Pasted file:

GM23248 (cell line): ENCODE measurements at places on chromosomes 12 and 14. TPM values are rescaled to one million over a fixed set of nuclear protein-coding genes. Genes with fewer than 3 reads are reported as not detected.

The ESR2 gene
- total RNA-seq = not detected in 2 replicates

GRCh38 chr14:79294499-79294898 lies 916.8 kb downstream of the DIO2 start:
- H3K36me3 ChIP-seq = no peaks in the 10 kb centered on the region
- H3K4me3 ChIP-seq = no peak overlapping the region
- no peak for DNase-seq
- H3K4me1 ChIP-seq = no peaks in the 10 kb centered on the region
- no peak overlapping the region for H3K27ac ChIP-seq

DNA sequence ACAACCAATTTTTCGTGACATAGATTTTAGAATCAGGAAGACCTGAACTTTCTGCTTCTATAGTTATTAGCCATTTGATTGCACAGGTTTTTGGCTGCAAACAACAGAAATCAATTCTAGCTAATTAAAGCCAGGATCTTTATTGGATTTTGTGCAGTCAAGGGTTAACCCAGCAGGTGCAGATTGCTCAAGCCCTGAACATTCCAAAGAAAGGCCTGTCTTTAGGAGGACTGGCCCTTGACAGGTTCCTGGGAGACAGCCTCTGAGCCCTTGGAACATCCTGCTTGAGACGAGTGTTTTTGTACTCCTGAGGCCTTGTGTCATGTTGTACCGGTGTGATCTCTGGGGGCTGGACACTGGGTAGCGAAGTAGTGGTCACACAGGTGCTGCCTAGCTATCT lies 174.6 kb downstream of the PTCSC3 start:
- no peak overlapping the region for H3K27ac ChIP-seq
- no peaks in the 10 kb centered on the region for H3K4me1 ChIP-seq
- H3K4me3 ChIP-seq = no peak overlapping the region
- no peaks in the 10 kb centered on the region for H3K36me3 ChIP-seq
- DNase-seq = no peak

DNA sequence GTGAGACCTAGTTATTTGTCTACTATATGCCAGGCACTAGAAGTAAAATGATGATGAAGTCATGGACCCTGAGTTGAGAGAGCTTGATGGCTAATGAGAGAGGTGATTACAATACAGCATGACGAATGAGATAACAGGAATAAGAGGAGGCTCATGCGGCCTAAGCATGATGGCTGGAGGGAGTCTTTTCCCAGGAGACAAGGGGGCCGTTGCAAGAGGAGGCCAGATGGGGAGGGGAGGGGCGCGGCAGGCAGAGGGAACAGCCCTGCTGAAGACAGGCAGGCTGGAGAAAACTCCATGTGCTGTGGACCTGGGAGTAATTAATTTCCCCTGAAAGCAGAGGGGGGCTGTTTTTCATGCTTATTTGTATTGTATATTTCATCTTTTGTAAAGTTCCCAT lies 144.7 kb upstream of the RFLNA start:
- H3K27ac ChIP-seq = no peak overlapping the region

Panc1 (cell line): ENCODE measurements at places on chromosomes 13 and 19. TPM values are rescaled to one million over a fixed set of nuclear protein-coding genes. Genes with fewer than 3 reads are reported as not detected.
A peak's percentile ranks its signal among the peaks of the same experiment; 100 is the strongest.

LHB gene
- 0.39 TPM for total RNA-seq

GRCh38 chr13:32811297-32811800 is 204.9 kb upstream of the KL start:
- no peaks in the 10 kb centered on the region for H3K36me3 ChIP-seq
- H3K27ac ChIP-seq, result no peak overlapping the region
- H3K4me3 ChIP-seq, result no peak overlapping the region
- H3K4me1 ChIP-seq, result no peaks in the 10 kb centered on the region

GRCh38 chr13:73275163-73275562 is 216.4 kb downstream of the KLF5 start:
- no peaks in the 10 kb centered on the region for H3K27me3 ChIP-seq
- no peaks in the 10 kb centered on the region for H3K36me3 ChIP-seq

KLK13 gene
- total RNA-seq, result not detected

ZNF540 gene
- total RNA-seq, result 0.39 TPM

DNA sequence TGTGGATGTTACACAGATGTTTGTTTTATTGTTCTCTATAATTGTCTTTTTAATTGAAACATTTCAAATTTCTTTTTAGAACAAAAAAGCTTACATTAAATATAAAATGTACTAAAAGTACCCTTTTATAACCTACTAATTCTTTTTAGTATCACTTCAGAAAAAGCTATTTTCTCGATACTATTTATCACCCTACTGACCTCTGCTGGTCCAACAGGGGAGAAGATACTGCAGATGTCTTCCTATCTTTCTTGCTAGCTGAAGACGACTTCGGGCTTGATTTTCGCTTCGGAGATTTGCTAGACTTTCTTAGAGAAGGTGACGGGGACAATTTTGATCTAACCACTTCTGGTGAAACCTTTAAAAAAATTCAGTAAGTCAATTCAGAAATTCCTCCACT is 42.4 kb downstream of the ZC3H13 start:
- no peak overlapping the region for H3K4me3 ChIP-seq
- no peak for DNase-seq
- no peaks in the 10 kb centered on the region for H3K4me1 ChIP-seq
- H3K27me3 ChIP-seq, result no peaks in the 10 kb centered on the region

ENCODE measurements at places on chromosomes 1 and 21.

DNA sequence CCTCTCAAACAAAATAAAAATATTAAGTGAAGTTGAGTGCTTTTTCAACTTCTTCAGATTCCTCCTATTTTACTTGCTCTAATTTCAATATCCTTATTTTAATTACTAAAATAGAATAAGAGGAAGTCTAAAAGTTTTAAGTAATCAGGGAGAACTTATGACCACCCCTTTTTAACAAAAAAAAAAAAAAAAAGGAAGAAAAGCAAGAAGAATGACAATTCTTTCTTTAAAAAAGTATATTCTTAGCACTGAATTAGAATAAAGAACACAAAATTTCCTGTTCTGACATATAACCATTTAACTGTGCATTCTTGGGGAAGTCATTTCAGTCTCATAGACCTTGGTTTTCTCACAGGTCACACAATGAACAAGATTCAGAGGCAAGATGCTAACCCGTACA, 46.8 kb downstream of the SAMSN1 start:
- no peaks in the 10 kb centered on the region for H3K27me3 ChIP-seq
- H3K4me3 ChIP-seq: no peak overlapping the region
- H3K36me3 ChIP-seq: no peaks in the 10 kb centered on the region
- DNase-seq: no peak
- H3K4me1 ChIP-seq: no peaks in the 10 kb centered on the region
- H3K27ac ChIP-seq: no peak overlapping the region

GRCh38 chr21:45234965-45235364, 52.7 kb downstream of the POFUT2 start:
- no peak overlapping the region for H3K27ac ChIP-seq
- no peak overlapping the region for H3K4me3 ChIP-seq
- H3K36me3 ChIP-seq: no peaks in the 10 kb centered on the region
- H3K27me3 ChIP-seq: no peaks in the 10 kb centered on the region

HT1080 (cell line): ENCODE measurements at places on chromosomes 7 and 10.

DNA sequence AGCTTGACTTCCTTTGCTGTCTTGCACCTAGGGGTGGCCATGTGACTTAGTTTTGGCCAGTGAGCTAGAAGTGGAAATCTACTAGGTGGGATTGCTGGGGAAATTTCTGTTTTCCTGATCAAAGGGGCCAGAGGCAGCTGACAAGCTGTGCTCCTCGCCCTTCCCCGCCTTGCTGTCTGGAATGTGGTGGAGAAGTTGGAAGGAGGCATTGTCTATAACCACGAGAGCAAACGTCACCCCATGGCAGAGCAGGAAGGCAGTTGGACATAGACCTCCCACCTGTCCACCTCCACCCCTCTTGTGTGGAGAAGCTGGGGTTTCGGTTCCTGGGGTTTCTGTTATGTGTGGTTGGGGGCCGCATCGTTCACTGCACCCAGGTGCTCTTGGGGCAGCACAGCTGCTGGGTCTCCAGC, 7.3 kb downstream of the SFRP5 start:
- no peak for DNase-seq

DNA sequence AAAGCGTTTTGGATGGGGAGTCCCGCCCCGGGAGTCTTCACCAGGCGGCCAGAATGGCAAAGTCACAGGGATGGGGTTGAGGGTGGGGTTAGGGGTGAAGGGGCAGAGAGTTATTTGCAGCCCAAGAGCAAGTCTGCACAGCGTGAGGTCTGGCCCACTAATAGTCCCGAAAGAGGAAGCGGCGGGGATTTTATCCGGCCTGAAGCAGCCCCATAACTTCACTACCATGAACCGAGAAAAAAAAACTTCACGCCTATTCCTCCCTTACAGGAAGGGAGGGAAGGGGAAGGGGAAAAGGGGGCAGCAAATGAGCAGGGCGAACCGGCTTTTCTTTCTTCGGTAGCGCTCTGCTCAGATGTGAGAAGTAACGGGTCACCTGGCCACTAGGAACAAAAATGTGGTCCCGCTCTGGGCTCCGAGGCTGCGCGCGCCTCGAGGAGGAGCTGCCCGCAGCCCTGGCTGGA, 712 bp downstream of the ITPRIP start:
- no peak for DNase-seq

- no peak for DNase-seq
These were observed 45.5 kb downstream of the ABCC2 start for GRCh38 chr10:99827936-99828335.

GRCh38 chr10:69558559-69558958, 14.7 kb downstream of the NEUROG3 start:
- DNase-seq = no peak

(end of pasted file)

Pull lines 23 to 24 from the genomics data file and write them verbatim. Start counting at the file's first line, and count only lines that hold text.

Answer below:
- no peaks in the 10 kb centered on the region for H3K36me3 ChIP-seq
- H3K27ac ChIP-seq, result no peak overlapping the region